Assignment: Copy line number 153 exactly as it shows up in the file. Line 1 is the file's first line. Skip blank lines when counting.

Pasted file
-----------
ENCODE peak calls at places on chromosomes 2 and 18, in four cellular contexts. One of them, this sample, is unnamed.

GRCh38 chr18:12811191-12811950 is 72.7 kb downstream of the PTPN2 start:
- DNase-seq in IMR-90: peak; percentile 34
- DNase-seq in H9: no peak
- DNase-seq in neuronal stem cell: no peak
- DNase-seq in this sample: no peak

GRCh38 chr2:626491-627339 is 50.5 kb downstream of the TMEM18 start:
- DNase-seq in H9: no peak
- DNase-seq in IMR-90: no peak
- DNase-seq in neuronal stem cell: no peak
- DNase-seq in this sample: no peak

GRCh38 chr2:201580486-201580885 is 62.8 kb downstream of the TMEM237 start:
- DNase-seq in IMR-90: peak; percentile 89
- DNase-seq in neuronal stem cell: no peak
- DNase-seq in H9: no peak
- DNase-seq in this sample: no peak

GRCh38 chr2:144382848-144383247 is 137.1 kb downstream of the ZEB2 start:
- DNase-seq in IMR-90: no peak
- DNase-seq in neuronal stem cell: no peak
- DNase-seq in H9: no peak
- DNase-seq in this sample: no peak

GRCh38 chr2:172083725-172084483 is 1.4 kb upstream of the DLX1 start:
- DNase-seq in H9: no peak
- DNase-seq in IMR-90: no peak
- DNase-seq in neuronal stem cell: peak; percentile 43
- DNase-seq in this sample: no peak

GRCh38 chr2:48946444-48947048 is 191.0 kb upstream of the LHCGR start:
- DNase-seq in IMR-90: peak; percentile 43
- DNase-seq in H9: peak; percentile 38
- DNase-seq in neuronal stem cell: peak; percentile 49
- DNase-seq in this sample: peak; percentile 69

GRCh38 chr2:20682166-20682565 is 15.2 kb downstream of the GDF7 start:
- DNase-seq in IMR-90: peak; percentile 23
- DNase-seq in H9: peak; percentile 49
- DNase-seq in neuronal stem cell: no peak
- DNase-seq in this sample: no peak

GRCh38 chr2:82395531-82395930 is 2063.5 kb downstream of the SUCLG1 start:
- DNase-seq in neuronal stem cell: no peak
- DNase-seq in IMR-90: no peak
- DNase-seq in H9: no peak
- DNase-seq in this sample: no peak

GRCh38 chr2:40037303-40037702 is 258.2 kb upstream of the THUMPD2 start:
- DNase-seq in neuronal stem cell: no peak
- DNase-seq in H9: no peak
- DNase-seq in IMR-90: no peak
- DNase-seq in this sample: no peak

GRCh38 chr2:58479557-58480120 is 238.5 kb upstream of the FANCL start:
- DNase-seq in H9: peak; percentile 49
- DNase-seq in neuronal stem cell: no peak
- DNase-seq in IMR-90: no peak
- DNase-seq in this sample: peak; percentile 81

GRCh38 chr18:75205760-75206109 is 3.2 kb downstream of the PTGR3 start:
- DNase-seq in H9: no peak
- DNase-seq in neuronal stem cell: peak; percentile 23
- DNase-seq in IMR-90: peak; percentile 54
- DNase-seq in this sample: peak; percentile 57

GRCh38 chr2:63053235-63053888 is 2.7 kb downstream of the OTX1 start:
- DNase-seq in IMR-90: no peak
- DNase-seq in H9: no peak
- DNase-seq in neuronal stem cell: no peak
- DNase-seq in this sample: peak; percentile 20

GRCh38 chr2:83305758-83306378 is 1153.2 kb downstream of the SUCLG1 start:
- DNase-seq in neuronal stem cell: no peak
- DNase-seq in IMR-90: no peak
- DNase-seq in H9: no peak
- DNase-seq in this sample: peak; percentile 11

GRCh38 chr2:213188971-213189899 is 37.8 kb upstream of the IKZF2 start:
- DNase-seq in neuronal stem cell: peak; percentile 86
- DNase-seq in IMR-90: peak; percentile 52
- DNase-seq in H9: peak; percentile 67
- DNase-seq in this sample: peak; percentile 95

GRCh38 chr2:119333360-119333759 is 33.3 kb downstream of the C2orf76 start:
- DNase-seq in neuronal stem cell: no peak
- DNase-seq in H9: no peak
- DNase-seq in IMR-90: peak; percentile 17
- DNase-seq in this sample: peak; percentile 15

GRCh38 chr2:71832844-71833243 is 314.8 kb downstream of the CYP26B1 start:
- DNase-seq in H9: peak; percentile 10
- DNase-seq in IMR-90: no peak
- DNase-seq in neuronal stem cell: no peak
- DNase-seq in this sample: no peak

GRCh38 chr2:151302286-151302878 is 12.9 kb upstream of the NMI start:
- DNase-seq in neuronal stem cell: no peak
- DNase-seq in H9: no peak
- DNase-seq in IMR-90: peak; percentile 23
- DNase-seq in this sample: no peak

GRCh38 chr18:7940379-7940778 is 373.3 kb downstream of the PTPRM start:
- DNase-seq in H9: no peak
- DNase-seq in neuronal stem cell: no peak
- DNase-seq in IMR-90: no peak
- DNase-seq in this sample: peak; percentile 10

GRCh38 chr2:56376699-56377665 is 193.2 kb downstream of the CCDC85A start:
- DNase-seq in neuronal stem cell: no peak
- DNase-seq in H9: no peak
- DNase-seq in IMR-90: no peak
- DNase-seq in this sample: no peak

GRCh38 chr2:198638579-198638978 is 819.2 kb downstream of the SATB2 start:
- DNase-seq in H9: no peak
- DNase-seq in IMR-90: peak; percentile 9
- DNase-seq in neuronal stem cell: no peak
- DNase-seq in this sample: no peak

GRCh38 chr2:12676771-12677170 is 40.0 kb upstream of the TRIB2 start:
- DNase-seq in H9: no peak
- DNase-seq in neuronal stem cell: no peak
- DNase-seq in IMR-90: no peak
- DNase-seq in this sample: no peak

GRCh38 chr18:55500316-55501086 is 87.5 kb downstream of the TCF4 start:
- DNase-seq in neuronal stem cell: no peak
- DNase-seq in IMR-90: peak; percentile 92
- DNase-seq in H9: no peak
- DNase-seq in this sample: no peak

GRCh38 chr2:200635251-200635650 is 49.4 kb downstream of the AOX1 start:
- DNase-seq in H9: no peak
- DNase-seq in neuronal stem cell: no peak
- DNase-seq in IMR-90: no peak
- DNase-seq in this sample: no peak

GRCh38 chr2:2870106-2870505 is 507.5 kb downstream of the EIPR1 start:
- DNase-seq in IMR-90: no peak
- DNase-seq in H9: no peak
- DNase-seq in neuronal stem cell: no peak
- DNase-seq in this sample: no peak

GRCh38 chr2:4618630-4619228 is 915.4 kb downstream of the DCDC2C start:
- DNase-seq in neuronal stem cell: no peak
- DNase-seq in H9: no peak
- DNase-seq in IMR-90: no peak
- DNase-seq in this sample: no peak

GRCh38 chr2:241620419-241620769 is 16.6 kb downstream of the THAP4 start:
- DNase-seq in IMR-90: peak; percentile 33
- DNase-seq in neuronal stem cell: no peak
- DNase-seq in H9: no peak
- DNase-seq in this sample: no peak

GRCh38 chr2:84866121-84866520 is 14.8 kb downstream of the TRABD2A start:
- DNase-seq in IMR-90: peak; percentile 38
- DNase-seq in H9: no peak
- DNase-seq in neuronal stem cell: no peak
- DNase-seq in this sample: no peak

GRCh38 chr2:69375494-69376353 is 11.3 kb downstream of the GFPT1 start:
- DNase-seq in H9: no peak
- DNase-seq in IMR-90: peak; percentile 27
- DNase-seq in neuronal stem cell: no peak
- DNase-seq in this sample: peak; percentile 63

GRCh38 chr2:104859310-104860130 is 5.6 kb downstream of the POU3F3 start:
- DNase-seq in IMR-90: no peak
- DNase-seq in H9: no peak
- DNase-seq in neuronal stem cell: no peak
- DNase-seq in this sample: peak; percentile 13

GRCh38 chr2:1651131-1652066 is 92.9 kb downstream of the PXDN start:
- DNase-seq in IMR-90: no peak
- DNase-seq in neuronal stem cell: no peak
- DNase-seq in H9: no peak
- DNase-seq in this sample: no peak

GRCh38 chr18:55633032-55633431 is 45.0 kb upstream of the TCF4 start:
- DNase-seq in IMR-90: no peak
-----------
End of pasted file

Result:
- DNase-seq in IMR-90: no peak